That night, we reveled in the moment, shared stories of seasons past, and drank in the delightful obscurities of Argentina. I looked out the wooden windowpane and saw it was puking snow. Flakes the size of chicken feathers lofted from the sky. As the snow continued to pile up, glasses of vino tinto sloshed. I turned to the guides and asked each for highlights from their time spent in Argentina and what draws them back year after year. Scroll on for their insight into snowboarding in Argentina.
Head Guide: Skylar Holgate This was my 12th season down in Argentina. It's always fun in Patagonia; you just have to take what the Andes give you. From super wet to freezing cold, it's always changing. Then when it pops blue, you can't beat the views or the pow.

Skylar’s Guide Tips: A few elements about Argentina that everyone should know: Slow your roll! There is no rush on pow days like there is in North America. The mountains are huge, and there is plenty of snow for everyone. Secondly: Be prepared! The Andes can go from calm and sunny, to as nasty as it gets. You don't want to miss out on an adventure because you got caught off guard by the elements. Also, the nightlife is as rowdy as the shredding, so you can burn yourself out. Make sure to utilize the siesta!
Guide: Andrew Burns I’ve been coming to Argentina for over a decade and was lucky to get in with the SASS homies the second year they had clients.

Burn’s Guide Tips: You need be understanding of all the strange shit that happens. It’s just different and might not make any sense at all, like the napkins that are made out of wax paper—why? You just gotta laugh. And it’s the Andes—big gnarly mountains—so the weather can get insane for long periods. You need to be patience and understand that if a crazy storm has the lifts closed, it’s gonna set you up for a two-foot bluebird day that will be one of the best you’ve ever had.
Guide: Chris Coulter For the past nine seasons, I’ve been coming to ride in Argentina. Seven of those I’ve been with SASS Global Travel.

Chris’s Guide Tips: Two crucial elements of snowboarding in Argentina: have fun no matter what the conditions are like and dive into the beautiful culture. People are so welcoming and go about life in a different way that in the states—tap into that.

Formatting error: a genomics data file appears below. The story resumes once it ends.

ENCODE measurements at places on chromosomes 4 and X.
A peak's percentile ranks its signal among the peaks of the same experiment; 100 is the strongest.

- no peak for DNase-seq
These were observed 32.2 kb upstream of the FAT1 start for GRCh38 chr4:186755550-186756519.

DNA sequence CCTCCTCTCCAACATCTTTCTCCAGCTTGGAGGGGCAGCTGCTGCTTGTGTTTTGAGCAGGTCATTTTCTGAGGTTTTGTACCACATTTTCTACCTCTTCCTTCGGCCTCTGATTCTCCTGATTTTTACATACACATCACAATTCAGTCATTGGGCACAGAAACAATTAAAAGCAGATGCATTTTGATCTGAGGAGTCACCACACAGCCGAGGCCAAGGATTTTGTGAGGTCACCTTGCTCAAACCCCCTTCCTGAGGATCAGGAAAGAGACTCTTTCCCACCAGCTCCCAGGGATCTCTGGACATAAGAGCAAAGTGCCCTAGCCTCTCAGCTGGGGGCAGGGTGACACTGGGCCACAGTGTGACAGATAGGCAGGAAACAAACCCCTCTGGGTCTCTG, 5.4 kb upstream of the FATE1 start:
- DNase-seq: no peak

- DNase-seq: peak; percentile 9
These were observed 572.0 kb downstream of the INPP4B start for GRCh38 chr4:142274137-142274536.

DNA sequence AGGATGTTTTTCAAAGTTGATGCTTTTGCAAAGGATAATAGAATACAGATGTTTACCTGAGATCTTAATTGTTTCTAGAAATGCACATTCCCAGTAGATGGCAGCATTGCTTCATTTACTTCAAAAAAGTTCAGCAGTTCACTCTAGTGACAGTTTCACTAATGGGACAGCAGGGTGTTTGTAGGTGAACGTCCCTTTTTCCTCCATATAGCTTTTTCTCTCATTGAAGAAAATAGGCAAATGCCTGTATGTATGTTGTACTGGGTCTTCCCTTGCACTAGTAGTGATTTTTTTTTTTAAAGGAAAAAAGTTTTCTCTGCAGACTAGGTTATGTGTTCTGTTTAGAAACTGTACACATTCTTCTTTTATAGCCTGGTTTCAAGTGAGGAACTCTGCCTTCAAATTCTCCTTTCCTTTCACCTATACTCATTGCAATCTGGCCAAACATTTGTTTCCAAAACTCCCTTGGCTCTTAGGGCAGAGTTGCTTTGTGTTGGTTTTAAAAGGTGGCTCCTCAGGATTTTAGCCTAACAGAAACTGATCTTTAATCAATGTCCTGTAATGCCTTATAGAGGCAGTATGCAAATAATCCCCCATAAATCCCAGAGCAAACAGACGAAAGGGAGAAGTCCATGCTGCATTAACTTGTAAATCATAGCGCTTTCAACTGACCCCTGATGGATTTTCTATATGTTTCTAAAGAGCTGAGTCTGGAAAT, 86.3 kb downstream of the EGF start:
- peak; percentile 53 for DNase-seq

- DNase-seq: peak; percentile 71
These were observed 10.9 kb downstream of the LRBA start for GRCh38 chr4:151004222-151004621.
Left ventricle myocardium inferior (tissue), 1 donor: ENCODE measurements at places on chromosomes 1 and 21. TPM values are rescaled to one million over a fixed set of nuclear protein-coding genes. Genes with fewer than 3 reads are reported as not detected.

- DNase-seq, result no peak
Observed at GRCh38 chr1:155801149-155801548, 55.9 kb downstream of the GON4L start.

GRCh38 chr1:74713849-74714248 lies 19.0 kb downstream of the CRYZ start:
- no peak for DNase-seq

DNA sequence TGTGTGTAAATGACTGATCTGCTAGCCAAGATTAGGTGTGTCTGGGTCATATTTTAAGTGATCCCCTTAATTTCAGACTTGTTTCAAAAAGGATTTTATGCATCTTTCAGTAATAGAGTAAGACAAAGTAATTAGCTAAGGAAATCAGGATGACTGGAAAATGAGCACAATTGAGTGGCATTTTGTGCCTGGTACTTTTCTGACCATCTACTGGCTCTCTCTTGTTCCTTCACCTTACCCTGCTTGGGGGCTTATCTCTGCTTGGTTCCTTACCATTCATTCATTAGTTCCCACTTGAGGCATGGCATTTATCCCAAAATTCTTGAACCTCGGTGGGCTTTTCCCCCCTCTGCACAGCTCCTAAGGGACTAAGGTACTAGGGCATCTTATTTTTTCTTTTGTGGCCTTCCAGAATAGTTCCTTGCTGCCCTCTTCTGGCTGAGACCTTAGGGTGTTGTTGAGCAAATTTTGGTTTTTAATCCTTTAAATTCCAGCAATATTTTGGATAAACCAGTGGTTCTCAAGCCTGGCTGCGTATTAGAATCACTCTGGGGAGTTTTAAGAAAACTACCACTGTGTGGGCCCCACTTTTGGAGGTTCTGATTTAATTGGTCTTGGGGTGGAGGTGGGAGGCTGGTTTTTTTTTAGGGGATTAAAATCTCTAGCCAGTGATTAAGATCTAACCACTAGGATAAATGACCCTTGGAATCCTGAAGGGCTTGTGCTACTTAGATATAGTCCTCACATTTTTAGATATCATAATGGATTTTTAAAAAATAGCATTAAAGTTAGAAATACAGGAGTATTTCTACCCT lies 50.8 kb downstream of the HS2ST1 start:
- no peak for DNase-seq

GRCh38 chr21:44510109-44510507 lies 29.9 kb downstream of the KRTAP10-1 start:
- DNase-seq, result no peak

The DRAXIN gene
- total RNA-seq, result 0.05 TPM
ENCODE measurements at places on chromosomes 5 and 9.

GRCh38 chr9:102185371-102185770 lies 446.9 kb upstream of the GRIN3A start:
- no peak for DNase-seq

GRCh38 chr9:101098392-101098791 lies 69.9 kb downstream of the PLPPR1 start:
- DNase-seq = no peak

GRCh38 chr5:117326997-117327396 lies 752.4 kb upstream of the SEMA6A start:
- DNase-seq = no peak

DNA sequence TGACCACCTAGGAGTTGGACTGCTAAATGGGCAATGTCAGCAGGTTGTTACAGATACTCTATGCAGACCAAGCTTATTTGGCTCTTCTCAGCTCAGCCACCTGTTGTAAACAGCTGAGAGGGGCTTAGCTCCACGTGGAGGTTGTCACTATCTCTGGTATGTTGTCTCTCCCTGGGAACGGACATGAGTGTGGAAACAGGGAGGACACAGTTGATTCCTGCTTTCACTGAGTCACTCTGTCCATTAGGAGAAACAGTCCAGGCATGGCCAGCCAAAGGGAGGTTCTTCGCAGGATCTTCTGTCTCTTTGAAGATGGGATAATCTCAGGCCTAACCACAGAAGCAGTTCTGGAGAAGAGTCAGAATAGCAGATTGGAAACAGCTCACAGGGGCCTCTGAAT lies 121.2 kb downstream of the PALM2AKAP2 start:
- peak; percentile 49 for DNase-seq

Guide: Robin Van Gyn The first six years that I was in Argentina were crazy; there was so much snow all the time. Snow all the way to the base, snow in town—it was everywhere. It mellowed out for a few years, but the storms seem to be coming back.

Robin’s Guide Tips: The amazing thing about the shredding in Argentina is definitely the terrain—the huge spires and rocks make for these super dramatic landscapes. It doesn’t matter if you’re slashing a pow turn or hitting a jump, it all looks so amazing, and snowboarding amongst this scene creates a really unique feeling. Step out of your own life and be accepting of all the things they do in Argentina. It’s not like being in the states or Canada because everything is a bit different. Food is unique, the mountain operates differently, and everything runs just a bit slower. It’s important to keep an open mind, roll with what’s happening, and try to immerse yourself into the culture as much as you can.
I digested each guide’s advice with the last sips of my wine and spent the next seven days slashing pow, hiking lines in a zone known as Laguna, and soaking up the Argentinean snowboard scene. It’s such a delightfully peculiar place, and one that snowboarders should aim to experience. Though I caution, the riding produces a high insatiable by other means.

There may still be time for you sign up and experience it yourself. Scope more about SASS Argentina here.

Check out more Southern Hemisphere snowboard stories here.